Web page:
Reno Gazette-Journal from Reno, Nevada on November 28, 1980 · Page 3
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Reno Gazette-Journal from Reno, Nevada · Page 3

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Reno, Nevada
Issue Date:
Friday, November 28, 1980
Page:
Page 3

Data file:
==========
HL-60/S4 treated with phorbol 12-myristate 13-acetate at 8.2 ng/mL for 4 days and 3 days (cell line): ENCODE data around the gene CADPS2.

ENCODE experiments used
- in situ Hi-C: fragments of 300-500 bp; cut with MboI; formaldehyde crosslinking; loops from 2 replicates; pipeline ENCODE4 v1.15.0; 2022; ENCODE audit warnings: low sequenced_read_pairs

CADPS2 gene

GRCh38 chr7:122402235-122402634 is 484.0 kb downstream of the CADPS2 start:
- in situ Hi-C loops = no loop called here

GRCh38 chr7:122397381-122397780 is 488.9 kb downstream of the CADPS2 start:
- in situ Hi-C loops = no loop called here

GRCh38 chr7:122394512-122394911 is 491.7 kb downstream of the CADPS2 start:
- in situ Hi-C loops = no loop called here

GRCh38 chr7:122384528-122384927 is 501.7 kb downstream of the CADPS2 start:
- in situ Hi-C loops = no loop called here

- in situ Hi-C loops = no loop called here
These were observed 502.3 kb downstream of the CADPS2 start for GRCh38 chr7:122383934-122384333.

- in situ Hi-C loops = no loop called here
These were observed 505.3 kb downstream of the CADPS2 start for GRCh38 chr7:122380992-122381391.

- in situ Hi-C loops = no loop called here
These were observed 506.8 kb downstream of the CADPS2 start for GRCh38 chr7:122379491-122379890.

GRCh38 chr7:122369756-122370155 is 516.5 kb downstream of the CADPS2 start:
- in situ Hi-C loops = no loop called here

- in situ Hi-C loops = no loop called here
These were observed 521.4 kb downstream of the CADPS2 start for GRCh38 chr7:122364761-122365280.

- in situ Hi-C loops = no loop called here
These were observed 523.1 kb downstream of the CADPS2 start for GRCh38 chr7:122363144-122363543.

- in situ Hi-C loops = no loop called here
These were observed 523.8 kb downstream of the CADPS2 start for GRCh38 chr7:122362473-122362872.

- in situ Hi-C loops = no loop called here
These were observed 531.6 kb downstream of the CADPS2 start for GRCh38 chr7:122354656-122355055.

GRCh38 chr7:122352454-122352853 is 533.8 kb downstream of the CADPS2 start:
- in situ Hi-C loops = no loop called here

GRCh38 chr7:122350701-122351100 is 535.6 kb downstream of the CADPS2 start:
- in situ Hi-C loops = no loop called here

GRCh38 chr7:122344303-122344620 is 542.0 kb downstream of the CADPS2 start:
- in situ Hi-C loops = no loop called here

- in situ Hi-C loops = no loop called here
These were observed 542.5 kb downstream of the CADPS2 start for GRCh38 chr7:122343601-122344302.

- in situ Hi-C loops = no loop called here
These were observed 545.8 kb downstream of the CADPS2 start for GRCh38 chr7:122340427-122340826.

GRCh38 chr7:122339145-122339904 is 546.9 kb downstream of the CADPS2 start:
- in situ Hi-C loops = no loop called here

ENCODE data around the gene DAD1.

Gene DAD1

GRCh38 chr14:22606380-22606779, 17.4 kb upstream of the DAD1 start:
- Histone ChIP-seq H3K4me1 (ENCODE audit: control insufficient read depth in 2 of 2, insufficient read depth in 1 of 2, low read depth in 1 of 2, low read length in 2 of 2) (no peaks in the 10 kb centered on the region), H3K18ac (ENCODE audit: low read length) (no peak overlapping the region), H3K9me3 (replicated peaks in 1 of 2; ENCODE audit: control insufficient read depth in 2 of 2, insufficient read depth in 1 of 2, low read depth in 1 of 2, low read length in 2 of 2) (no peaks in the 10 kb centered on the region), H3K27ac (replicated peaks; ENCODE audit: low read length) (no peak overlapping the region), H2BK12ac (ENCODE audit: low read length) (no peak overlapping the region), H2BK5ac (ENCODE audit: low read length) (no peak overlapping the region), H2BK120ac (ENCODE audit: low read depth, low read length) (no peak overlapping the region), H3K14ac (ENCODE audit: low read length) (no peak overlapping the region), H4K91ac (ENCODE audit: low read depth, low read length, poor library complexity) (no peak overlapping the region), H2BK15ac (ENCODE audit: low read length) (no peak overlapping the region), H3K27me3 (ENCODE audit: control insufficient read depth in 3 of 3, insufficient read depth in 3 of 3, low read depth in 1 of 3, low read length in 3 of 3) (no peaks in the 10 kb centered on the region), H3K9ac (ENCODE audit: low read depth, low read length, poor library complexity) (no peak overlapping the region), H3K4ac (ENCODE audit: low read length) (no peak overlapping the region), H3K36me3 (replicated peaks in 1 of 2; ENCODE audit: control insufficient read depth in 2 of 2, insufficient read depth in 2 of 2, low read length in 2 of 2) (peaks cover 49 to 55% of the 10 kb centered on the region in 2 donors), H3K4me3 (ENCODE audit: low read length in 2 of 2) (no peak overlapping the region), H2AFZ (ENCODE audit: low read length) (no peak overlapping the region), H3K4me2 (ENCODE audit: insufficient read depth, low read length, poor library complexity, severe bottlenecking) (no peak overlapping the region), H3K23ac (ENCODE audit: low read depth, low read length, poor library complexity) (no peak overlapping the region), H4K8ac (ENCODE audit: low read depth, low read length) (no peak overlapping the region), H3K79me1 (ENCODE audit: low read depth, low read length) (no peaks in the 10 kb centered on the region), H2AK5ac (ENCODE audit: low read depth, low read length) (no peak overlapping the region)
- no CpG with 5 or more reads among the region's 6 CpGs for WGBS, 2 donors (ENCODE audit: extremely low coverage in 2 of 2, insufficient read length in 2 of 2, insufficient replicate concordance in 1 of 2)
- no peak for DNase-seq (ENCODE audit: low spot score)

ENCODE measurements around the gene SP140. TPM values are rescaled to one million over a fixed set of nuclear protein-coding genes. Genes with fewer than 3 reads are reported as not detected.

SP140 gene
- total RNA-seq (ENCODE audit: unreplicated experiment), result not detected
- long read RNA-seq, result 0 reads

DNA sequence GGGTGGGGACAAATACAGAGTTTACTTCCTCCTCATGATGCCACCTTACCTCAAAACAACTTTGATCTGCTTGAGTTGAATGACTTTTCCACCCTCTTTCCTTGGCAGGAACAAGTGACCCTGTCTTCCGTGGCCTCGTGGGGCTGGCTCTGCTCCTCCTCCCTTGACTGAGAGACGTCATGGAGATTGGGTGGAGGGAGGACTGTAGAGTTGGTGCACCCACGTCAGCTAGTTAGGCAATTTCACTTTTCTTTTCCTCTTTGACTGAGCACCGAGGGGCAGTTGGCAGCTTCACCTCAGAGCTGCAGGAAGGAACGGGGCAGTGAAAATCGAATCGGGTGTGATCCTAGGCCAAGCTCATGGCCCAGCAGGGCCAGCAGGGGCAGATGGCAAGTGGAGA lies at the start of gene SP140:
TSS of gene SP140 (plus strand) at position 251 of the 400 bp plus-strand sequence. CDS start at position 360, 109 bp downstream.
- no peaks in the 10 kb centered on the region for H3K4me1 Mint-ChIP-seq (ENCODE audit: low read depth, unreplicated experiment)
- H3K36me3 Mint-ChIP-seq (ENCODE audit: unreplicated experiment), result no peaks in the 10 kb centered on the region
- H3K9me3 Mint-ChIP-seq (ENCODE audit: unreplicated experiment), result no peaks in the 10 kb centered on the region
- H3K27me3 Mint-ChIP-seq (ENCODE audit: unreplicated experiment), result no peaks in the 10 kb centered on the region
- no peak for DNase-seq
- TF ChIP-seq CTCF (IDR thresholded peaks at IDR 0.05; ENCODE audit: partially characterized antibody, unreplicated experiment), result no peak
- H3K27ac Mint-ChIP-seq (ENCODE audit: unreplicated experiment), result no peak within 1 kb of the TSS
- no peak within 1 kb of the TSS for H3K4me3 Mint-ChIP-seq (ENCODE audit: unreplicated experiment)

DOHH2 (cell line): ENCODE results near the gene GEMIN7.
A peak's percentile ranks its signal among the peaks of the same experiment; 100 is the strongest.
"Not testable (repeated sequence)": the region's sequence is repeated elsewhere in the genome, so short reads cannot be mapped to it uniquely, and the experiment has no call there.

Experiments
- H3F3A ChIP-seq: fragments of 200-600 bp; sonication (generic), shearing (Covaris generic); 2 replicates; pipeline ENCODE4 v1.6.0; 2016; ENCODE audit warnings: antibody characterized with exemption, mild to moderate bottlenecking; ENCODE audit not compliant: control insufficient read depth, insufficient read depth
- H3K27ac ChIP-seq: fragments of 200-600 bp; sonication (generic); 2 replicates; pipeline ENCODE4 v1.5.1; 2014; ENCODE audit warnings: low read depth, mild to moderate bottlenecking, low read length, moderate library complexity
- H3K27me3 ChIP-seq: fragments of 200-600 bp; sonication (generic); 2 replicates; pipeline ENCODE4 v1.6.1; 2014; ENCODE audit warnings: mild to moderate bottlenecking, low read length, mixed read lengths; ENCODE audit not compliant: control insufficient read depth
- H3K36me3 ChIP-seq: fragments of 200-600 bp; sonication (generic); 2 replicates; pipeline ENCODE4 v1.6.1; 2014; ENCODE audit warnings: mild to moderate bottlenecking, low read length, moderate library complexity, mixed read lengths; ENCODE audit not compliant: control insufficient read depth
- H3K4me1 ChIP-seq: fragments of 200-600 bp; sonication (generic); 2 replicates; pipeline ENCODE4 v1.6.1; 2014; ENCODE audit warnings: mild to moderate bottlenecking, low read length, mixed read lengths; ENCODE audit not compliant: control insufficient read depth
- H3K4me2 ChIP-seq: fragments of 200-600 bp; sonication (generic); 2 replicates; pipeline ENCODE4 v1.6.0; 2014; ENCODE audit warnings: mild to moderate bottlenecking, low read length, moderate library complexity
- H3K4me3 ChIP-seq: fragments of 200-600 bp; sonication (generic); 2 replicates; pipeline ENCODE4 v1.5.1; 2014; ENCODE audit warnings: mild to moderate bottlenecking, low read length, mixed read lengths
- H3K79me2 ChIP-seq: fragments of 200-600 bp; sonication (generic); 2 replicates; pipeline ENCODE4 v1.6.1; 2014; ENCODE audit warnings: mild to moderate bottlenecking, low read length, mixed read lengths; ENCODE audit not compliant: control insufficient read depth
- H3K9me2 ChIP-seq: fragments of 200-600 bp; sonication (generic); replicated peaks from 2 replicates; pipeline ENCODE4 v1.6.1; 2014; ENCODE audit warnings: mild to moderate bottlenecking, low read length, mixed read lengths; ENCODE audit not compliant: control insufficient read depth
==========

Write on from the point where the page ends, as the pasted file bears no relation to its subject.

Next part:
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Reno Evening Gazette Friday, November 28, 19803 TT Virginia Douglas Alley 4r Harold's Club Nevada Club National 2s6 Street ! m 1 Cai Neva I Club ! tl I ose was 'a very nice lady' By CORY FARLEY Josephine Starkey and Lewis Smith talked at 5 a.m. on Thanksgiving, as they did at 5 every weekday morning. "She was just as chipper and happy as she always was," Smith recalls. "She was excited. She was going to work, but she had an appointment downtown afterward. She was going to have a Thanksgiving dinner that evening." Ten hours later, Starkey had finished her shift at the Cal Neva Club. She left work and walked along South Virginia Street, presumably on her way to dinner. When a car careened along the busy sidewalk, for what reason no one vet knows, Josie Starkey was killed. Smith, who works in the Hotel Abbay, where Starkey has lived almost seven years, is angry. "She was one of the best friends I had." he said Friday morning, kneeling in a kitchen chair in front of the fireplace in the lobby of the hotel, at 834 B St. "We would talk every morning at 5 a.m. when she came down to go to work." He rubbed an unshaven face, then wiped his hand on rumpled plaid pants. "She was a verv nice lady." John Breslin, another of the Hotel Abbay's tenants, sat down with Smith and a visitor. "1 can't believe it." he said. "I talked with her just before. She was so happy." Josephine Starkey Josie Star-key was 50. She'd been a waitress at the Cal-Neva forever, as waitress jobs go: since Aug. 11, 1974. Co-workers describe her as "cheerful" and "a hard worker." "Everybody liked Josie," said Bill Lorenzo of the Cal Neva. "She'd been around here so long. She did a good job. In fact, she just received our employee of the month award, for exemplifying the spirit of the club. Her picture will be on the cover of our employee newsletter next month." Everybody in the Hotel Abbay liked Josie Starkey, too. From the street, it's a shabby, rundown place. But in the cozy, sparkling-clean lobby Friday morning there was a fire in the fireplace, and Josie Slarkey's friends mourned her. Smith said his wife, Kay, was among her best friends. "They'd sit up on the couch and talk for hours. My wife is very upset. She and Josie . . .." He shrugged. Lorraine Morrison, another Hotel Abbay employee, said Star-key "Had been here a long time. She'd lived here so long. We all liked her." "I just can't believe it." Breslin repeated. "She was so nice." Ford profile (Continued from Page 1) gistered the 1974 Lincoln, which she had purchased in Portland, Mrs. Crawford recalled. "She seemed to have as much money as she needed." the town manager said Ms. Ford apparently didn't know anybody in town, but on several occasions expressed a desire to settle there, meeting on one occasion with a real estate agent about the possibility of buying a home. "While she was here, we didn't see very much of her. She stayed in her room." said ?lrs. Thomas. "She kept prettv much to herself." Mrs. Thomas and Mrs. Crawford said the mysterious stranger told (hem her daughter "was stolen" from her. but did not go into details about the case. Ms. Ford's supervisor at Macys' gift wrap department, the operator of a Reno rest home where Ms Ford had w orked in 1973 and Reno police records provide a different version of the alleged kidnapping. The supervisor, Mrs. Gloria Borden, said that in the two weeks Ms. Ford has been working as a temporary Christmas gift wrapper for Macys, Ms. Ford has told her this: Seven years ago. she worked in a private rest home for room and board for her and her 11 year-old daughter. The woman who ran the rest home had her arrested for trespassing. As a result, authorities placed the daughter in Wittenberg Hall, the juvenile detention facility. Tm thankful I'm alive' By MICHAEL PHILLIS and PHIL BARBER "I'm thankful I'm alive; I've never seen anything like it," Marty Edmondson said after witnessing the carnage caused by a car speeding along a downtown Reno sidewalk Thanksgiving Day. Ms. Edmondson, of Reno, was leading a grdup of holiday visitors on a tour on Virginia Street between Second Street and Commercial Row when she saw a blue Lincoln speeding down the crowded sidewalk. "She came right at us, she came right at us with a body still on the hood of the car and she looked like she was looking for somebody else to hit," Ms. Edmondson said. Police have identified the driver as Priscilla Jones Ford. 51, of Reno. She has been booked on five counts of murder and 21 counts of attempted murder. A Wittenberg spokesman Thursday night said records are not kept at the facility itself. In any event, he said, they would involve a juvenile and could not be made public. Joan Austin, operator of Highland Manor Rest Home for the last 4'- years, said she recalled Ms. Ford. She said Ms. Ford had been a cook. Reno police records confirm Mrs. Austin's contention that her mother in-law. whose name also is Joan Austin and who was operating the rest home in 1973. had fired Ms. Ford and that Ms. Ford returned and tried to strike the elder Mrs. Austin, who had her arrested. Police records show Ms. Ford was arrested on misdemeanor charges ol trespassing and assault and battery. Both charges were dismissed. Police records also show Ms. Ford has been known by the names Lawrence. Page. Scott and Wagner. They show her only prior arrest in Reno was in connection with the incident at the rest home. Police said Ms. Ford was born in Berrien Springs, Mich. She is 5 feet 4 inches tall, weighs 125 pounds and has brown eyes and black hair. Her car is registered to Priscilla Ford, P.O. Box 402, Jackman. Maine. Jackman, with a population of 850. is a key border checkpoint on the principal route between Maine and Quebec. It's also a popular jumping-off spot for hunters and fishermen. Patty McClain of Hayward, Calif., said she had just walked out of Fitzgerald's Hotel-Casino onto Virginia Street when she heard an explosion that, "sounded almost like a plane coming down." She said she saw the car coming down the sidewalk across the street "like it was crazy. It was wiping out everything. It must have been doing 80 miles or more right smack through everybody." A couple from Canada in the emergency room of Washoe Medical Center, waiting for word on injured friends, recounted the horror they saw on Virginia Street as they emerged from the Onslow Hotel-Casino. "It looked as though someone had gone through the streets with a lawnmover, mowing people down," the woman said. "It looked like a battlefield there were bodies all over the place." Three hours after the incident, a young woman sat crying in the lobby of the Reno police station. A man holding her hand said, "Her sister was killed." Earlier, police had assembled about 40 witnesses in the police squad room. As police questioned them and read their statements, an officer marked on a chalk board diagram where they were when the car smashed through people walking on Virginia Street. The police traffic division began the investigation, but quickly turned the investigation over to detectives who took charge of taking witnesses' statements. Reno Police Officer Pam Engle made the initial report of a car plowing through crowds of people. Police said she had to dodge the car herself when it began its death rampage at Second and Virginia streets. Police said the car was northbound on Virginia at 2:59 p.m. when it suddenly swerved onto the east sidewalk in front of the Club Cal Neva, south of Second Street. One police officer said witnesses reported that at one point the car's windshield was completely covered with people, and when the car stopped, the people fell off and the car then continued forward. An officer said one victim's leg was torn off. Veteran traffic officers said they had never seen such human destruction. Reno television station reporter Karen Zupon said about five minutes before the incident, she and a cameraman had been interviewing people in the very spot on the sidewalk where the incident occurred. She said, "We were asking what people were tltankful for." Deputy District Attorney Don Nomura, who attempted to question the woman driver of the death car at Washoe Medical Center while a blood sample was being taken, said she appeared sober. He said she declined to give him a statement. Approximate path death car took as it drove north on the east sidewalk of Virginia Street from Second Street to Douglas Alley, according to Reno police . V X' 1 VVrt vVS;"'' jZ 'v,vi fr h&s&j?r T it&;c wv - v- A I i? Vtv W v (..ne'tf photo by Manlv't Newton Capynghf Reno Evening Gazette Shock and grieved, an unidentified woman and boy kneel alongside one of the victims Thursday Dead and Soft sobs in hosptial halls as victims aided injured The Washoe County Coroner's office has identified the dead as: Iva Britain, 80, Reno. Jolene Cranmer, 20, from Horse-head, N.Y. visiting friends in Sun Valley. John Koschella, 60. Reno. Paul A. Nitzcl, 73, Sunnyvale, Calif. Josephine Starkey, 50, Sparks. Following is a list of all the injured, what Information is available on their condition and the hospital where they were treated: Washoe Medical Center Doris Dickinson, 33. 1502 1 St., No. 4, Sparks satisfactory condition. Iva Mae Grover, 56. 379 Lee Ridge Road, Edmonton, Alberta. Canada critical, intensive care unit. Ralph Hansen, 62. 2006 Prater Way, No. 89, Sparks serious condition. Bob Haun, 57, 90 West Central, Kmmett, Idaho intensive care unit, critical condition. Shirley Haun, 45, 90 West Central. Kmmett Idaho satisfactory. Bennie Kahurama. physician. 38. Star Route 4, Bakersfiekl serious condition. Jean Kohler, 51, Lebanon, Ore. critical, intensive care unit. Anna Massingham. 30, 3851 Place Road. F'all Creek, Ore. satisfactory Daniel Massingham, 41, Fall Creek. Ore. discharged. Patricia Taylor. 30, 63 High St.. Reno satisfactory. Karen Todd. 28. South Lake Tahoe discharged. Shirley Trujillo. 42, 1940'- Prater Way, Sparks serious condition. Alice Watanabe. 46, Hawaii discharged. Yasuki Watanabe. 50. Hawaii discharged. St. Mary's Hospital Wallace Habib, no age given. Ba-kersfield. Calif. serious. Lizzie Hanson, 70, Sparks critical, intensive care unit. Oswald Hoffman, 62. Sacramento serious Allen K Lee, 44, British Columbia. Canada discharged. Evelyn Lee, 73. British Columbia. Canada fair. Helene Matoone. 59, Reno fair, intensive care unit, Cal Neva employee. Steven Miller, 20, Reno discharged Mary Palacios, 37, San Jose fainted at scene, discharged. Gerald Roth. 51. Reno, discharged. Mary Saranpaa. discharged. Ronald Stevens. 46. no address listed - discharged. Taxi driver for the Reno-Sparks Cab Co. By HENRIETTA CHARLES Washoe Medical Center and St. Mary's Hospital had an air of quiet concern and dedication as doctors and nurses worked on the more than 20 people injured in Thursday's auto rampage in downtown Reno Outside the emergency rooms, the soft sobs of friends and relatives of the victims echoed through the corridors. Hospital workers answered the nearly non-stop phone calls of those wondering if one of their friends or loved ones had been injured or killed when car plowed through crowds on busy downtow n sidewalks for at least a block and a half. Spokesmen for both hospitals said the crisis was handled in an orderly manner while maintaining adequate care and attention to other patients. "We were very busy with four cardiacs, some related to this inci dent and some not, the 19 people brought here from this situation and our normal patient load," explained Dick Rhyno, director of public relations for Washoe Medical Center. "But we were well prepared and things went smoothly for the most part." Rhyno said six extra nurses were called in to handle the situation. This morning, Rhyno quoted Anna Massingham. one of the victims, as saying, "Everyone at the scene of tha accident did a good job. They kept my husband and I together." Rhyno also said a tour bus full of people offered to donate blood and were referred to the Nevada Blood Service. Ron Scovill, director of ambulatory services at St. Mary's, said the scene was much the same at his hospital as they treated the 11 victims brought there. "We had no problems here." Scovill said. "We had lots of beds and were able to admit anybody who needed hospitalization. We also had a number of doctors on duty who were able to handle any of the various medical problems." Both hospitals experienced some delays in identifying the injured, but officials said that wasn't a major concern. "We just wanted to be sure we were doing everything we could to treat these people and save their lives," said Rhyno. Dispatchers for the various Reno-area ambulance services, who transported the injured, said their switchboards were jammed with calls from casinos, individuals and public service agencies indicating there were a number of injured people strewn on the streets and sidewalks of the downtown area. "I think at one point almost every ambulance in town was tied up on this thing," one driver said. iiW.i i, .m,,vm.mmKmi;lmf, Jiwp!8'iii0i'iiwwitit j-w 4 . " A Reno policeman and security guard crowds on Virginia Street Thanksgiving G i:e'e pnot'J by Morten Nf?wtoi". Copvf'Qn- R&no Evening Gazette an injured pedestrian hit by a car that careened into Day